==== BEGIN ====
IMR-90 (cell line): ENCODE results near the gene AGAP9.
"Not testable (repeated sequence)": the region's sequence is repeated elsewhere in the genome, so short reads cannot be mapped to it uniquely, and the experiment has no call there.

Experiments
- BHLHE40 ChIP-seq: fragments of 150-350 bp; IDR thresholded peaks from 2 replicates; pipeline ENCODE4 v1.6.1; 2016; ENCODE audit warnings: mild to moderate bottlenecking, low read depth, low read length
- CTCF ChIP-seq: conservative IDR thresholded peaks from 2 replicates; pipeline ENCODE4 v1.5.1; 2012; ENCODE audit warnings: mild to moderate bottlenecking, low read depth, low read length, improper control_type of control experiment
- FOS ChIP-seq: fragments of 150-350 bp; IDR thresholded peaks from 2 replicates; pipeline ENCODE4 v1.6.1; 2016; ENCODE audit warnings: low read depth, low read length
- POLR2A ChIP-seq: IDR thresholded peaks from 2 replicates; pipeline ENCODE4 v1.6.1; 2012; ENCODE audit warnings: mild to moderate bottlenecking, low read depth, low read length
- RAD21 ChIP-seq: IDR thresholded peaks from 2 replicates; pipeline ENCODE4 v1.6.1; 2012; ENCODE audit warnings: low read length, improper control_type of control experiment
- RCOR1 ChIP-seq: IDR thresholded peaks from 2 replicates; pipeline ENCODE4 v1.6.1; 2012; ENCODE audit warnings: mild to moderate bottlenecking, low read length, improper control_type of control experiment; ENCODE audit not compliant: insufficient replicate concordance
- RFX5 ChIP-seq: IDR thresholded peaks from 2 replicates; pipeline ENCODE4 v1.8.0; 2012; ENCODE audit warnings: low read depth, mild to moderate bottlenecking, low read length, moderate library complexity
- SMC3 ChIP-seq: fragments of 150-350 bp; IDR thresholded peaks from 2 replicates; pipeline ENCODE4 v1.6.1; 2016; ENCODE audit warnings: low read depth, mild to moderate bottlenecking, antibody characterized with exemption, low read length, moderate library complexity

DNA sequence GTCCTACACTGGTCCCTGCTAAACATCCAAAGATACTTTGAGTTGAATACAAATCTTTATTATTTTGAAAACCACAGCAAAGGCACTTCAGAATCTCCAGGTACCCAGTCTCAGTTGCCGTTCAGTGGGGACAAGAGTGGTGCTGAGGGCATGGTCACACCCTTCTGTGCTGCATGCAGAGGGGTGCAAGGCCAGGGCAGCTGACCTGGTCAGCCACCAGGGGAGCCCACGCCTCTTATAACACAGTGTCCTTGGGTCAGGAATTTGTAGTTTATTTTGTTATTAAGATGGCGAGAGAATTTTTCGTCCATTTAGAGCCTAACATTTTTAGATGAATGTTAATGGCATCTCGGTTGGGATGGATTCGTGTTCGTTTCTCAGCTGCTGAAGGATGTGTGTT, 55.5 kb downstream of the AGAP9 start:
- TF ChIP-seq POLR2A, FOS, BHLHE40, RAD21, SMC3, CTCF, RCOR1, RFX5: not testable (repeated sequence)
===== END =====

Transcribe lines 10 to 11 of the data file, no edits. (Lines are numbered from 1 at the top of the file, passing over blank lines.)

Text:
- RFX5 ChIP-seq: IDR thresholded peaks from 2 replicates; pipeline ENCODE4 v1.8.0; 2012; ENCODE audit warnings: low read depth, mild to moderate bottlenecking, low read length, moderate library complexity
- SMC3 ChIP-seq: fragments of 150-350 bp; IDR thresholded peaks from 2 replicates; pipeline ENCODE4 v1.6.1; 2016; ENCODE audit warnings: low read depth, mild to moderate bottlenecking, antibody characterized with exemption, low read length, moderate library complexity